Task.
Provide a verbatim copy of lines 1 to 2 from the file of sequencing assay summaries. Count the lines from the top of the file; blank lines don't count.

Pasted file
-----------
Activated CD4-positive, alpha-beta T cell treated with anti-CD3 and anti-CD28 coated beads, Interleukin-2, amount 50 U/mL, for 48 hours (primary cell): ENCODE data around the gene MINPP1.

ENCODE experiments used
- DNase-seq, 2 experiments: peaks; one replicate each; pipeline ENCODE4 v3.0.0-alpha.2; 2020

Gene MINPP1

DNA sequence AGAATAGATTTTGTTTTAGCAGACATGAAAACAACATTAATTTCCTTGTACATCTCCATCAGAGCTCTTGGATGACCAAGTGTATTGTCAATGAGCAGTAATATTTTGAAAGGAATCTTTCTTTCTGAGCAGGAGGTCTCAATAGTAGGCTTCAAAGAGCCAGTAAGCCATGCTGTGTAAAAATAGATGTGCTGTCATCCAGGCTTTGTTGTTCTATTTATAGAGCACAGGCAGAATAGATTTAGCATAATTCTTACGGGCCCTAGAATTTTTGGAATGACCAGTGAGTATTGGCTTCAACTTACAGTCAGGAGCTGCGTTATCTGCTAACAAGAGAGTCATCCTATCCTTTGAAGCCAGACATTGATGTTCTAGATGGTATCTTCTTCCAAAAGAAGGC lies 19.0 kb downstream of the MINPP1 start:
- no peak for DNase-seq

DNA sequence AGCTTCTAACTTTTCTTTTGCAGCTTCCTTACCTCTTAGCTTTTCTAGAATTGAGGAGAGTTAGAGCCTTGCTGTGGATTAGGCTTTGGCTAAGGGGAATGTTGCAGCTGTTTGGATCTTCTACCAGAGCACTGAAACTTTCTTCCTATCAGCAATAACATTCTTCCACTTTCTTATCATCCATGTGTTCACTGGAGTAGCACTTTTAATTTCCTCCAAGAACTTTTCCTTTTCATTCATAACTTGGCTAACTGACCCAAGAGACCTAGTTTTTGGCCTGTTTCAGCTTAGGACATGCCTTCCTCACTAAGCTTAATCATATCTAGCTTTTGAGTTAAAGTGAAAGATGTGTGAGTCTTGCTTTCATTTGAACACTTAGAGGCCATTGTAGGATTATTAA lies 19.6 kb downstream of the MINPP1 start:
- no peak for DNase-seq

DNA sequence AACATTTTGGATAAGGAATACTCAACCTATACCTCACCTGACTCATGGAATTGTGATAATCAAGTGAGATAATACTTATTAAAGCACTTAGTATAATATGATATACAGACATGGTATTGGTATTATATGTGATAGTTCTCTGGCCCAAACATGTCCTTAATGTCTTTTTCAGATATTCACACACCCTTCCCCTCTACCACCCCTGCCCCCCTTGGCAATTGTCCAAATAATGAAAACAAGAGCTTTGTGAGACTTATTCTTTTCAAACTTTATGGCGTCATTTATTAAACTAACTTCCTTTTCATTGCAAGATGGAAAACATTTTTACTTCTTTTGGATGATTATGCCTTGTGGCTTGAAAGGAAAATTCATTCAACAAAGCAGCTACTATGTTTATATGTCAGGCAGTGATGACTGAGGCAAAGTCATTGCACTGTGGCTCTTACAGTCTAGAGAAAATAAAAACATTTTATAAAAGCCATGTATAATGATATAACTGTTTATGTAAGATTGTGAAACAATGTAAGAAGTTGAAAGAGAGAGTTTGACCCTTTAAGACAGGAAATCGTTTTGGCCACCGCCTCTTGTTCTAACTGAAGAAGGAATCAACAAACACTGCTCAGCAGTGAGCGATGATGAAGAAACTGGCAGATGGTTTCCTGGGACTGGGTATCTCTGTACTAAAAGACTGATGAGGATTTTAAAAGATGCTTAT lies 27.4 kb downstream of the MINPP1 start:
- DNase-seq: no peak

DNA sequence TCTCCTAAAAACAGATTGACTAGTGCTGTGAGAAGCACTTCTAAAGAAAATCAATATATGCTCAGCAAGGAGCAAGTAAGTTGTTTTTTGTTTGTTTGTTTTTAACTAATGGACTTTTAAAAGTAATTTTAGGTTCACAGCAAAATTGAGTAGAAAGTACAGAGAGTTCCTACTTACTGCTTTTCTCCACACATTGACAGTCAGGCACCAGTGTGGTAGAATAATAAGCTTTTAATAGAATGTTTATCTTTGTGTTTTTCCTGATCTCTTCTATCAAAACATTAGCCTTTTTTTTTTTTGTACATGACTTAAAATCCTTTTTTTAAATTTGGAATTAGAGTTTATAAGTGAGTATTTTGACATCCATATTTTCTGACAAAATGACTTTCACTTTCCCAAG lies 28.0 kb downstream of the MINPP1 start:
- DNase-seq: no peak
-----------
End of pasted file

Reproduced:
Activated CD4-positive, alpha-beta T cell treated with anti-CD3 and anti-CD28 coated beads, Interleukin-2, amount 50 U/mL, for 48 hours (primary cell): ENCODE data around the gene MINPP1.

ENCODE experiments used